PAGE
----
Its First Hundred Years
Uncle Bob was the son of Samuel Doke Nelson, one of three commissioners appointed to select a county seat site, who brought his family from Tennessee in 1850 and homesteaded on Swan Creek in the southeast part of the county, when Bob was a young boy. Samuel Nelson was killed on the steps of his cabin by Bushwhackers during the Civil War while he was at home on furlough for the birth of his child. Bob, 16 years old then, after burying his father, enlisted in the Union Army, giving his age as 18. After two years of service he returned to the homestead. The family had no clock but Bob could tell time accurately by the sun, moon and stars. Arising long before dawn he would milk the cow, feed other animals and chickens, cut wood, and walk five miles to a timber stand where he would split 100 rails then walk the five miles back to his home in time to do the evening chores.
In 1914 he announced his candidacy for probate judge. He was 73 years old at the time yet he campaigned over the entire county on foot. Since manhood he had never shaved or cut his hair. His hair was worn in two long braids hanging over the front of his shoulders. He wore rough garb and high boots. He said that the long hair and beard protected him from the cold. He was married first to Louverna Wright, the only surviving child of this marriage is a daughter, Siloamma, who married Abraham Shipman. After his wife's death he married a second time in 1876. Two children of this union survive, a son Minda of Ava and Mrs. Florence James of Springfield.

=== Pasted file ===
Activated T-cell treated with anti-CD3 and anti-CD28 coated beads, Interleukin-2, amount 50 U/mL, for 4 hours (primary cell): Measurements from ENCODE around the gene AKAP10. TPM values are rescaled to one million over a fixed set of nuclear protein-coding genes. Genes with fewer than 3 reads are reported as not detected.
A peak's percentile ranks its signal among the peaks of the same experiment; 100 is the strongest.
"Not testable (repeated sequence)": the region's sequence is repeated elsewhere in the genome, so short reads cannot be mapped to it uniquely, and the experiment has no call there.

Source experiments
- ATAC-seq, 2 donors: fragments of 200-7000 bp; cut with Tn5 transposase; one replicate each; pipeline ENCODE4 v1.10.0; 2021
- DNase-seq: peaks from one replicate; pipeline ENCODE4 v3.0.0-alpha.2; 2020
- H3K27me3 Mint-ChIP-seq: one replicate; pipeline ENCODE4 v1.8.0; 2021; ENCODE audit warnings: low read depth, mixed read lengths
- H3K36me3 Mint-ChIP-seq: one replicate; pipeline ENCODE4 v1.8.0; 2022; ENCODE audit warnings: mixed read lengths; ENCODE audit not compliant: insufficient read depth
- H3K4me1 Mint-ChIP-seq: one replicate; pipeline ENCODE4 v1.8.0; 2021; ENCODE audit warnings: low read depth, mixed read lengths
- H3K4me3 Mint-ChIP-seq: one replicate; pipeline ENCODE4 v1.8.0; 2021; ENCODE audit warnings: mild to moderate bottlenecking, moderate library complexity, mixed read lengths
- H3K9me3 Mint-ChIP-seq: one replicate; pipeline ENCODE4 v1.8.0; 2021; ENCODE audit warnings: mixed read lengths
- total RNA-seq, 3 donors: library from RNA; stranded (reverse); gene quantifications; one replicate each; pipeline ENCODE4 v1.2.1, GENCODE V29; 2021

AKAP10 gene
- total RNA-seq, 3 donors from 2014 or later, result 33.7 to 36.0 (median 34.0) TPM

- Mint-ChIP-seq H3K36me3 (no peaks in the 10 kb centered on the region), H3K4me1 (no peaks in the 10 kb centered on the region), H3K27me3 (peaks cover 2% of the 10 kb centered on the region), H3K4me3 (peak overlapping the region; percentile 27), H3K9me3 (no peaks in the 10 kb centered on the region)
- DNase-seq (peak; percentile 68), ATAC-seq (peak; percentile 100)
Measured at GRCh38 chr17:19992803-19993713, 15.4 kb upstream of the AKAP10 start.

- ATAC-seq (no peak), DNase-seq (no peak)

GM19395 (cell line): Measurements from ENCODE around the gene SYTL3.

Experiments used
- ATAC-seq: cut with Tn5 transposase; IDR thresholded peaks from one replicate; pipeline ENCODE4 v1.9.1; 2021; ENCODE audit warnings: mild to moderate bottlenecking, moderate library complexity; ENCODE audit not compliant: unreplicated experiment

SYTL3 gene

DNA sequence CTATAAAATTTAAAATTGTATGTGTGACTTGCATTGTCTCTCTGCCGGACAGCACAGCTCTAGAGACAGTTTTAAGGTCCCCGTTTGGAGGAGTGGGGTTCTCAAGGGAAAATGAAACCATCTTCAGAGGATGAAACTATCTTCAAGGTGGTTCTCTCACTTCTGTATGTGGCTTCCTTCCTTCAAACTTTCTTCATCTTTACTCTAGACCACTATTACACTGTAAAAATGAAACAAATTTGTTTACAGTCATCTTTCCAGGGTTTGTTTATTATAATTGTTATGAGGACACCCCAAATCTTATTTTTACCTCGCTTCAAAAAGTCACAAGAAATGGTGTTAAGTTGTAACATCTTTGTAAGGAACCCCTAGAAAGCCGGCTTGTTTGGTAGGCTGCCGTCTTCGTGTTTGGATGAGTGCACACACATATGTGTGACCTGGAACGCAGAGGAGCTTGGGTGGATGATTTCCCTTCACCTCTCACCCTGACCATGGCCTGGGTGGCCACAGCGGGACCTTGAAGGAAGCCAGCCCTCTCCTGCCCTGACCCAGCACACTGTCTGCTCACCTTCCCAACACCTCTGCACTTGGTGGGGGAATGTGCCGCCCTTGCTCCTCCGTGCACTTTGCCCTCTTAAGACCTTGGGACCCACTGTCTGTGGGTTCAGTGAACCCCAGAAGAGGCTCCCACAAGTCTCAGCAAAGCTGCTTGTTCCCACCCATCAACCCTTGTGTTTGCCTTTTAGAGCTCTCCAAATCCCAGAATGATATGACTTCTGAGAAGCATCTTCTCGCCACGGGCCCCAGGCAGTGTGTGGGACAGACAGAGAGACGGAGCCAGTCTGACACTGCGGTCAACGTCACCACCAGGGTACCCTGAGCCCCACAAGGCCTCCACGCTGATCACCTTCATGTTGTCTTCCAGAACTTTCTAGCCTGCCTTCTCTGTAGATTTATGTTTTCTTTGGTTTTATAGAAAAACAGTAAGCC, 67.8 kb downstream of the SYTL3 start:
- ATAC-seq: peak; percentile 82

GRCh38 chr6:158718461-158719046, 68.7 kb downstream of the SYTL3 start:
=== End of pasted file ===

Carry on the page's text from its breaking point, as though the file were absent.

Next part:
From about 1884 Sparta's growth was in fair proportion to the actual needs of the surrounding area and hence generally solid and permanent. As surfaced highways replaced the railroad, accessibility to markets was never interrupted.
Banks have come and gone, following national trends toward consolidation. Sparta's first bank was chartered in 1899. Joel T. Morris was its first cashier and W. M. Roberts the first president. Mr. Roberts was later succeeded by Tom Dye. The first bank had no competition for 19 years. In 1918